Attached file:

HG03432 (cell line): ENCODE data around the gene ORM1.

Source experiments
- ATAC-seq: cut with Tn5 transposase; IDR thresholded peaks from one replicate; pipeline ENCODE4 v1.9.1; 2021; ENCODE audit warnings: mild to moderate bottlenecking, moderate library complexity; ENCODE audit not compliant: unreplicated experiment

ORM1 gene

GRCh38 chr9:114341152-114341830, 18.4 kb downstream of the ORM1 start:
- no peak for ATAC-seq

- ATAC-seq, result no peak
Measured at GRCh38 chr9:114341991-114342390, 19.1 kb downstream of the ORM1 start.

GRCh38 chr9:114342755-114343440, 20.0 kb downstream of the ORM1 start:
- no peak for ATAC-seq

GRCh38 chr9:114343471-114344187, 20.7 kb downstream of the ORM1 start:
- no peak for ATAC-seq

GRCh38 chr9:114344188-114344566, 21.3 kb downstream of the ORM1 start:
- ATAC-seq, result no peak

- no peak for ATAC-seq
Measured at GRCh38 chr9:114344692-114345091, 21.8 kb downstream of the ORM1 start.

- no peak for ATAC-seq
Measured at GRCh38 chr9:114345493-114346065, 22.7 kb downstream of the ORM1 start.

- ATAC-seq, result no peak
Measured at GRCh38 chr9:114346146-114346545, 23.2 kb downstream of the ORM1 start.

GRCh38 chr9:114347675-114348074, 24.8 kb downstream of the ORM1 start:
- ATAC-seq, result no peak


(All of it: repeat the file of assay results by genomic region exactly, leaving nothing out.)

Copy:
HG03432 (cell line): ENCODE data around the gene ORM1.

Source experiments
- ATAC-seq: cut with Tn5 transposase; IDR thresholded peaks from one replicate; pipeline ENCODE4 v1.9.1; 2021; ENCODE audit warnings: mild to moderate bottlenecking, moderate library complexity; ENCODE audit not compliant: unreplicated experiment

ORM1 gene

GRCh38 chr9:114341152-114341830, 18.4 kb downstream of the ORM1 start:
- no peak for ATAC-seq

- ATAC-seq, result no peak
Measured at GRCh38 chr9:114341991-114342390, 19.1 kb downstream of the ORM1 start.

GRCh38 chr9:114342755-114343440, 20.0 kb downstream of the ORM1 start:
- no peak for ATAC-seq

GRCh38 chr9:114343471-114344187, 20.7 kb downstream of the ORM1 start:
- no peak for ATAC-seq

GRCh38 chr9:114344188-114344566, 21.3 kb downstream of the ORM1 start:
- ATAC-seq, result no peak

- no peak for ATAC-seq
Measured at GRCh38 chr9:114344692-114345091, 21.8 kb downstream of the ORM1 start.

- no peak for ATAC-seq
Measured at GRCh38 chr9:114345493-114346065, 22.7 kb downstream of the ORM1 start.

- ATAC-seq, result no peak
Measured at GRCh38 chr9:114346146-114346545, 23.2 kb downstream of the ORM1 start.

GRCh38 chr9:114347675-114348074, 24.8 kb downstream of the ORM1 start:
- ATAC-seq, result no peak